Measurement of total oxidant status and total antioxidant status in serum and ovaries

Preparation of serum

Mice were killed by decollation, and trunk blood (about 1 ml) was collected into ice-cooled centrifuge tubes. Blood was then allowed to clot for 30 min before centrifugation (1500 g, 10 min, 4 °C) to recover serum.

Ovarian homogenisation

Ovaries were weighed and transferred into a homogenizer with 800 μl PBS per 100 mg ovarian tissue. Homogenization was carried out by hand at room temperature. Homogenates were centrifuged (1500 g, 10 min, 4 °C), and the supernatant was collected for use.

Total oxidant status determination

Total oxidant status in serum and ovarian homogenates was measured using the method of Erel (2005). Briefly, 225 μl Reagent 1 (150 μM xylenol orange, 140 mM NaCl, and 1.35 M glycerol in 25 mM H2SO4 solution, pH 1.75), 35 μl sample, and 11 μl Reagent 2 (5 mM ferrous ion and 10 mM o-dianisidine in 25 mM H2SO4 solution) were used for the reaction. The assay is based on the oxidation of ferrous ion to ferric ion in the presence of various oxidant species in an acidic medium and on the measurement of the colored complex formed by the ferric ion with xylenol orange at 560 nm. The first absorbance was determined before the mixing of R1 and R2 (as sample blank), and the last absorbance was determined when the reaction trace drew a plateau line (about 3–4 min after the mixing). The assay was calibrated with H2O2, and the results are expressed in μM H2O2 equivalent (μM H2O2 equiv.).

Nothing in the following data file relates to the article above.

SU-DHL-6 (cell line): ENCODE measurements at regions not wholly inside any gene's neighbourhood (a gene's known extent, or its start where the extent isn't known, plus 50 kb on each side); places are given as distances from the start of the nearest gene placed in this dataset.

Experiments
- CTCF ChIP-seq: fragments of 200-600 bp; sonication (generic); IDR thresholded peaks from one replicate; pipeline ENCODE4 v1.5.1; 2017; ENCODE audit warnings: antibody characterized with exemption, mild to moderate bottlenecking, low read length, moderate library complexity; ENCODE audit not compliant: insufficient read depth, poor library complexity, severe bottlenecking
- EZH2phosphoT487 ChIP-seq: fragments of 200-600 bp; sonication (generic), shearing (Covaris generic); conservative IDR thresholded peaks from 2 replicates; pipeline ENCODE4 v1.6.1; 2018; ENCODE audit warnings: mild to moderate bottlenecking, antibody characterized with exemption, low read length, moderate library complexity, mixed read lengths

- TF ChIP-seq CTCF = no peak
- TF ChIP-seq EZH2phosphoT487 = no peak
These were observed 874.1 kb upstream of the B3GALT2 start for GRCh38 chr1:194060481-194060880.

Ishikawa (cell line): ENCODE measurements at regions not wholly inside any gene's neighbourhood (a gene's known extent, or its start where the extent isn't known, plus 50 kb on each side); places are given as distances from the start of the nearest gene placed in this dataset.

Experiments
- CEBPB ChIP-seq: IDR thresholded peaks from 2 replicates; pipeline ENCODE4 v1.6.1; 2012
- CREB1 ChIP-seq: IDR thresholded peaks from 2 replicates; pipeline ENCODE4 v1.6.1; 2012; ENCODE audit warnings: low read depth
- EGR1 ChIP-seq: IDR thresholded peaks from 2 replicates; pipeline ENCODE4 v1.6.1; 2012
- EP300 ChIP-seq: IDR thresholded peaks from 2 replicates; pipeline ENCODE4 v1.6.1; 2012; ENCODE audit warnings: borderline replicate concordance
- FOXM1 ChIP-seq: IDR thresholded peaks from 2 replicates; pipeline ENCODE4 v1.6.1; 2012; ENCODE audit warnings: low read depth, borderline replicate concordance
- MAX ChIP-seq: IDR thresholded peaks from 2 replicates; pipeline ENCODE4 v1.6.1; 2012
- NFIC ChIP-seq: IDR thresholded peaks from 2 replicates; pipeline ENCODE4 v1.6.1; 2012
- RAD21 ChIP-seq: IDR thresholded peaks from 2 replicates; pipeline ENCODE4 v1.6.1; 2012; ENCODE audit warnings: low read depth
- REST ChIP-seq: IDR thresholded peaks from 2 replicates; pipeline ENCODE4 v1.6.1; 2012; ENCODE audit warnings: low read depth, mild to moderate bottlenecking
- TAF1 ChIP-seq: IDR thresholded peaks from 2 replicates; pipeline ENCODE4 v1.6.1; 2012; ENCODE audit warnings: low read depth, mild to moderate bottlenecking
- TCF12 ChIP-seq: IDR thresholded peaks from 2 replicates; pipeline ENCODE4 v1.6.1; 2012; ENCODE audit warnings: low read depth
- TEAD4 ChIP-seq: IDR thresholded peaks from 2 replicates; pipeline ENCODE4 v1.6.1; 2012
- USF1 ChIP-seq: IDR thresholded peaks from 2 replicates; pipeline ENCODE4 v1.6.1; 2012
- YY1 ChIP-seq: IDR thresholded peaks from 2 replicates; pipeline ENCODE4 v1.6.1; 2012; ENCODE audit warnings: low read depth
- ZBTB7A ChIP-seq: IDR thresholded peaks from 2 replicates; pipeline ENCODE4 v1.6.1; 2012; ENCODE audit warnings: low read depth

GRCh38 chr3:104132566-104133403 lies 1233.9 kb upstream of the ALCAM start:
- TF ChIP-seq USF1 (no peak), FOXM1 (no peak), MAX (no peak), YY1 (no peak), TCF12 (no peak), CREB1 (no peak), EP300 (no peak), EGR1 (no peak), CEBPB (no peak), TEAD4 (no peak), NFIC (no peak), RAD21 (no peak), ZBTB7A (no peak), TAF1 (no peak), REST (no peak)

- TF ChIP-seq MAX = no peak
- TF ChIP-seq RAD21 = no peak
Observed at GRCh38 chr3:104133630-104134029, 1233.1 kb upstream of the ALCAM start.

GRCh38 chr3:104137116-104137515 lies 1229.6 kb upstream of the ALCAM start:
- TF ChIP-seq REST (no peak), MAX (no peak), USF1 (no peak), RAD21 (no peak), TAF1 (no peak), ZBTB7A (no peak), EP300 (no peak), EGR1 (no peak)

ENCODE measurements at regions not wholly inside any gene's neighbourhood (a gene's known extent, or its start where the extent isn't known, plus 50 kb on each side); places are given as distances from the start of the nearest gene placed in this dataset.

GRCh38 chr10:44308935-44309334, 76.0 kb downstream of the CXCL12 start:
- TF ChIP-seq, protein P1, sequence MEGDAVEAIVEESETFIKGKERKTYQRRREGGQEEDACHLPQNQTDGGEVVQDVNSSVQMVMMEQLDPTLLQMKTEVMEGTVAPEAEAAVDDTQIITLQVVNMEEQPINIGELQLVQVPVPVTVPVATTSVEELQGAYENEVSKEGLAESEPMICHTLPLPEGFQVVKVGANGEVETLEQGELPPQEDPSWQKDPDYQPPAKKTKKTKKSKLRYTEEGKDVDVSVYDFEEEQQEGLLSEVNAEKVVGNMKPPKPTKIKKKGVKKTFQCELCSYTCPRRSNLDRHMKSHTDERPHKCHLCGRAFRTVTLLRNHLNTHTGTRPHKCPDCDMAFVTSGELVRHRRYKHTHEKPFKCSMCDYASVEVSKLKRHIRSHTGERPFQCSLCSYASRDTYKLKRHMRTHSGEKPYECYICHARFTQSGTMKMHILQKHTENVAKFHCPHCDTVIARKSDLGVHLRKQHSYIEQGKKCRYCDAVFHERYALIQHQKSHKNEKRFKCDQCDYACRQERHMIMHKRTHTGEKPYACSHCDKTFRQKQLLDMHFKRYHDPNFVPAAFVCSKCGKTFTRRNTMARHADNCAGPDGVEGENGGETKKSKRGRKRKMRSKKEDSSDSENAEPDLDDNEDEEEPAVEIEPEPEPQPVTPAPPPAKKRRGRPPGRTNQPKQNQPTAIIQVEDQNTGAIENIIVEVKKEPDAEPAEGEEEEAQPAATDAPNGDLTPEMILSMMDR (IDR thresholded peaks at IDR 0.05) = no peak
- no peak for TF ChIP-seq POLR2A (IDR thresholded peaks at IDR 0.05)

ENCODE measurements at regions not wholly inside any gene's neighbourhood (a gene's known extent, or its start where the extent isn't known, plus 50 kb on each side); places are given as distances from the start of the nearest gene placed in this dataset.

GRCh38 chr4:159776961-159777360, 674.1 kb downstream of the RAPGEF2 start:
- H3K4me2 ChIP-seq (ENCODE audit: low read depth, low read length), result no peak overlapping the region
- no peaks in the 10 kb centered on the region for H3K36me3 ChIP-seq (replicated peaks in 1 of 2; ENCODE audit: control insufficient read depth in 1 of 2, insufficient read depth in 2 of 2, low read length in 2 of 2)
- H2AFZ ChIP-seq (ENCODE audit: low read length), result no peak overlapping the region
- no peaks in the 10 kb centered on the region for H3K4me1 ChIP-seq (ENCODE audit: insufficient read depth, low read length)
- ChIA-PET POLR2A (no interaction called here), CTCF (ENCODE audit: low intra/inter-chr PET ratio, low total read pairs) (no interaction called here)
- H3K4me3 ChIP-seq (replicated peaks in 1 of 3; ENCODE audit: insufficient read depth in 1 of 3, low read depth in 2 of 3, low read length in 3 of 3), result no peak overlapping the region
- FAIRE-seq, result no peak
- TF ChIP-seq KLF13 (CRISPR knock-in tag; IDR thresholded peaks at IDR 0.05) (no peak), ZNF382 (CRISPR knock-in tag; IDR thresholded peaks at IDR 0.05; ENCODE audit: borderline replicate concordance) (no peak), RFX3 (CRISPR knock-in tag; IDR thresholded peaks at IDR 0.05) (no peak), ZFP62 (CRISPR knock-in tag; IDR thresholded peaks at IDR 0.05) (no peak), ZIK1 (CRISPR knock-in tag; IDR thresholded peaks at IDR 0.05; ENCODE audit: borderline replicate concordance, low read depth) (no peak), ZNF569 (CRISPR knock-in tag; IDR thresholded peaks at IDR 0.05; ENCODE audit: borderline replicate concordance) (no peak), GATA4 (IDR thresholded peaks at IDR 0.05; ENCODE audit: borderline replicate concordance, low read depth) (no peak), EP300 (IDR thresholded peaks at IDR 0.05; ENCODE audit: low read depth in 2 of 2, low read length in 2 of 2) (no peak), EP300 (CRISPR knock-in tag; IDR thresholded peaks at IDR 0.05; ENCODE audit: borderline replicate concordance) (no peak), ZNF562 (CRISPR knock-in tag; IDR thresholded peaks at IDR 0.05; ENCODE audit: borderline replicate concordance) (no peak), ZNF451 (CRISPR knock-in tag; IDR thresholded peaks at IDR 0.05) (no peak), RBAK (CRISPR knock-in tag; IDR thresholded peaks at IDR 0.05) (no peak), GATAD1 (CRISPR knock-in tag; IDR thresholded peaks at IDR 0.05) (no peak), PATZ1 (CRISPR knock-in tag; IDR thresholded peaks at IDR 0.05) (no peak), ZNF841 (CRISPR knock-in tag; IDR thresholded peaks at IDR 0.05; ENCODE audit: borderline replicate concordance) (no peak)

Total antioxidant status determination